"I pay my money for a ticket, and I can boo if I want" -- This is true. In America, we have a tradition of allowing this. But people with this sort of attitude exhibit no concern whatever for their fellow fans. Most of the time, fans do not want to hear booing, they want to support their team, even if it is sometimes with stunned or disgusted silence. Selfish fans who engage in booing and other negative behavior at games harm the experience for the rest of us who also pay for our tickets, but to assuage their own fundamental lack of control, they do it anyway without even the least concern for their fellow fans.
- "I pay for season tickets and contribute to the athletic program. I have a right to expect a better product." -- This is the ultimate expression of an entitlement attitude. Contributions of wealth and time do not come with guarantees in leisure activities such as sports, or in business, or anywhere else in life for that matter. The unspoken but implied theory here is that fans should be able to buy themselves a good college team, and have a right to do virtually anything, including unethical behavior, if their investment doesn't produce the desired result. Ah, America, how utterly self-absorbed and shallow are we.
- "I'm booing the coaching staff, not the players" -- Of course you are, dear. You would never boo kids, that would be un-American. And of course, those kids would never consider the coach part of their team, and feel as offended as if they were attacked themselves. You know, we excuse players all the time for committing fouls in defense of a teammate, but we never stop to consider that the coaching staff is also part of that team, and that players respect and feel defensive of their coach. As fans, we demand unity in team sports until fortunes turn against us -- then we demand individualism for the purposes of assigning blame.
I could go on and on, but I think you get the point. And if certain Card fans think this is directed at them, you are right -- along with certain Kentucky fans and Auburn fans, and probably many other team's fans throughout America who have been guilty of this behavior. Auburn roundly booed quarterback Brandon Cox the other week, in case you missed it -- no real pretense that the boos were intended for Tuberville. To their credit, they attempted to atone for that by chanting his name in a victory this weekend. All well and good, but fans have a social as well as an emotional responsibility to our teams and to their fellow fans. Passions sometimes run high, and people get swept away -- totally human nature and even part of the fan experience, but we shouldn't just dismiss it when people act badly.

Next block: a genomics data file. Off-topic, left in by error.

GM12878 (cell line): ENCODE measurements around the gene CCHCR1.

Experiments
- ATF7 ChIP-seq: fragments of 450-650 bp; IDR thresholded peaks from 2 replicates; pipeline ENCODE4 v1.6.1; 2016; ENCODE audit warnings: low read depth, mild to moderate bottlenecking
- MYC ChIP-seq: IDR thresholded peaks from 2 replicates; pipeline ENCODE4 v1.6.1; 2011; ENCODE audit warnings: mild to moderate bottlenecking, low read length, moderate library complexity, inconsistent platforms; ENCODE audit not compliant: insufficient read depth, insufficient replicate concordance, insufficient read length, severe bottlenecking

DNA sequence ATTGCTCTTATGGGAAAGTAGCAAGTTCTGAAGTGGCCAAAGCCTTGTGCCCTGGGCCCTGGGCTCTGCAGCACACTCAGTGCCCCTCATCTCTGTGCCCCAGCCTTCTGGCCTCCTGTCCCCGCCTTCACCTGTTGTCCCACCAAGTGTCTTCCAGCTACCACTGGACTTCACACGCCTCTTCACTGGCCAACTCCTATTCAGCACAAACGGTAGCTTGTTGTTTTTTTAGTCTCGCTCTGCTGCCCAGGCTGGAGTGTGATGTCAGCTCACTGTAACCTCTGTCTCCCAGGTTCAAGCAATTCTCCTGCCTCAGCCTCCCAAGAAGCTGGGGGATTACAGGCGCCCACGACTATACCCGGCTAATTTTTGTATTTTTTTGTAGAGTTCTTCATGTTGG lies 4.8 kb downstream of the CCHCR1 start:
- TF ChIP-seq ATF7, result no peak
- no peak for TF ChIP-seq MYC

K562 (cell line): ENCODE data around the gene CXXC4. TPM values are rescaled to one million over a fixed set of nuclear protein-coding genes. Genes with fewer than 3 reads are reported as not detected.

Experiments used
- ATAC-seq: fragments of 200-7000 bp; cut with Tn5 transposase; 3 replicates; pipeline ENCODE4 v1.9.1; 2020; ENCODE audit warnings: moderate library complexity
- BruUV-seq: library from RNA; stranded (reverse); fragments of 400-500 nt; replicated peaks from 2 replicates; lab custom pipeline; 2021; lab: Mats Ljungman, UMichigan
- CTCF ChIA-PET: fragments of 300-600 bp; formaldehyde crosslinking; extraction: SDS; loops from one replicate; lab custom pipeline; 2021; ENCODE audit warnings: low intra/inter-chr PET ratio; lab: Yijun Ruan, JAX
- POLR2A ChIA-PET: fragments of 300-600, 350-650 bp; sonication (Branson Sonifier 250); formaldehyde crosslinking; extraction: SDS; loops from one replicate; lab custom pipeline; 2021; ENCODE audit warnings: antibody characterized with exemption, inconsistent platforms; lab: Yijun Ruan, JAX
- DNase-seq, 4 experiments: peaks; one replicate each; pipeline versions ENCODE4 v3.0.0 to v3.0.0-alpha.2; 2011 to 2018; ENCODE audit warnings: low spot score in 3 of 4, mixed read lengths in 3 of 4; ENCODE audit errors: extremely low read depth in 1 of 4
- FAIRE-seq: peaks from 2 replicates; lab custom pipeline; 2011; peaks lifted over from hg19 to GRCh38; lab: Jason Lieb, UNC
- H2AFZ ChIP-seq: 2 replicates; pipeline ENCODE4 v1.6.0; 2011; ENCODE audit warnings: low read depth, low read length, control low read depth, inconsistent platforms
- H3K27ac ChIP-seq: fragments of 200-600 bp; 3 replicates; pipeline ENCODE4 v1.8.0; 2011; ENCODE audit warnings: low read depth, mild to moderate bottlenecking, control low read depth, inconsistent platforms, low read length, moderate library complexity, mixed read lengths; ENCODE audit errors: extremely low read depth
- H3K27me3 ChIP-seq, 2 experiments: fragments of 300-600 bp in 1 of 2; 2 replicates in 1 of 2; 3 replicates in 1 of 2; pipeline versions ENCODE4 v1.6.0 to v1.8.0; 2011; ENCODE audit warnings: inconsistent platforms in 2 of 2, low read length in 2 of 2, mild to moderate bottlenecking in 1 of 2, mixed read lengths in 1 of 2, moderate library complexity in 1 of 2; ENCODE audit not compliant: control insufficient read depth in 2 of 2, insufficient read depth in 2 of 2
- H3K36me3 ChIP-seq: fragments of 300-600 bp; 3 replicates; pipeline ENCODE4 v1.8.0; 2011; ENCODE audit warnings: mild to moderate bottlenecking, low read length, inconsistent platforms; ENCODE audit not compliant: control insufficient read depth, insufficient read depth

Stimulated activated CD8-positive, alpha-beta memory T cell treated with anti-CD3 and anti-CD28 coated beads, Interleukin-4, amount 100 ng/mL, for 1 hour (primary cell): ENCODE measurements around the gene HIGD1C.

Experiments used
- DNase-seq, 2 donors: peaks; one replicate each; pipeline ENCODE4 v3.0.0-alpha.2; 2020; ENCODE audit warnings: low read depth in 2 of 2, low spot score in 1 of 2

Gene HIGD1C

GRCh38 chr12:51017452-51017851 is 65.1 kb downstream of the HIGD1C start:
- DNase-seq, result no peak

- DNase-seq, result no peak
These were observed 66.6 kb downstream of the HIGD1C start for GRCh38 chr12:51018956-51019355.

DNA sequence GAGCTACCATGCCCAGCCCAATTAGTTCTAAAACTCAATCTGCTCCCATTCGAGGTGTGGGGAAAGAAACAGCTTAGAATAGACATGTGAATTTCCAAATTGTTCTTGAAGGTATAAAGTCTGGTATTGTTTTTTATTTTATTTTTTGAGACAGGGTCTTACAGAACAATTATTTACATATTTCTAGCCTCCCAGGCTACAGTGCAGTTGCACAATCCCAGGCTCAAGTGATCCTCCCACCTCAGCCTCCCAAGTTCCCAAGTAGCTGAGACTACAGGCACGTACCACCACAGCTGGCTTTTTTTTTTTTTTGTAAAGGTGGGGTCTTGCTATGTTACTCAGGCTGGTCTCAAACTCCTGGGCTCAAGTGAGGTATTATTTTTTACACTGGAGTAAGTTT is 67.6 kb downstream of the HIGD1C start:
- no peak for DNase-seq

We should all remember that how we behave as fans says something about the kind of people we are in real life. Internet message boards and blogs are being cited all the time as evidence of one thing or another, and fans have a social responsibility there, also. Maybe even more so, because the Internet grants us a cloak of anonymity behind which we can escape being held personally accountable for our words -- which is all the more reason for us to use it responsibly.
In the final analysis, teams will always have "fair weather" or "bandwagon" fans. Sports in America is famous for them, and most of us have fallen into this category at one time or another. At this point, I have to give props to Kentucky football fans. Despite the lousy football we have played in the Bluegrass for quite a bit of the last 3 decades, Kentucky fans still have excellent historical attendance at football games, and the 23rd best attendance in Division I over the last 5 years, representing 94% of capacity, the exact same percentage as Louisville's much more successful team over the same period (Louisville's stadium is smaller, so attendance ranking isn't a good comparison) and surpassing football-crazed Alabama at 89%. Fair weather fans? Kentucky may have 'em in basketball, but they are hard to come by in football.
In summary, I would say this: Support your team. Yes, sometimes they suck, and we all have a right to direct criticism at them. But just as everywhere else in life, being responsible and constructive in our criticism is always better than being reactive and destructive. Venting is good for the soul, but too much venting is poison. Support your team, even when it's tough. That's the measure of a fan.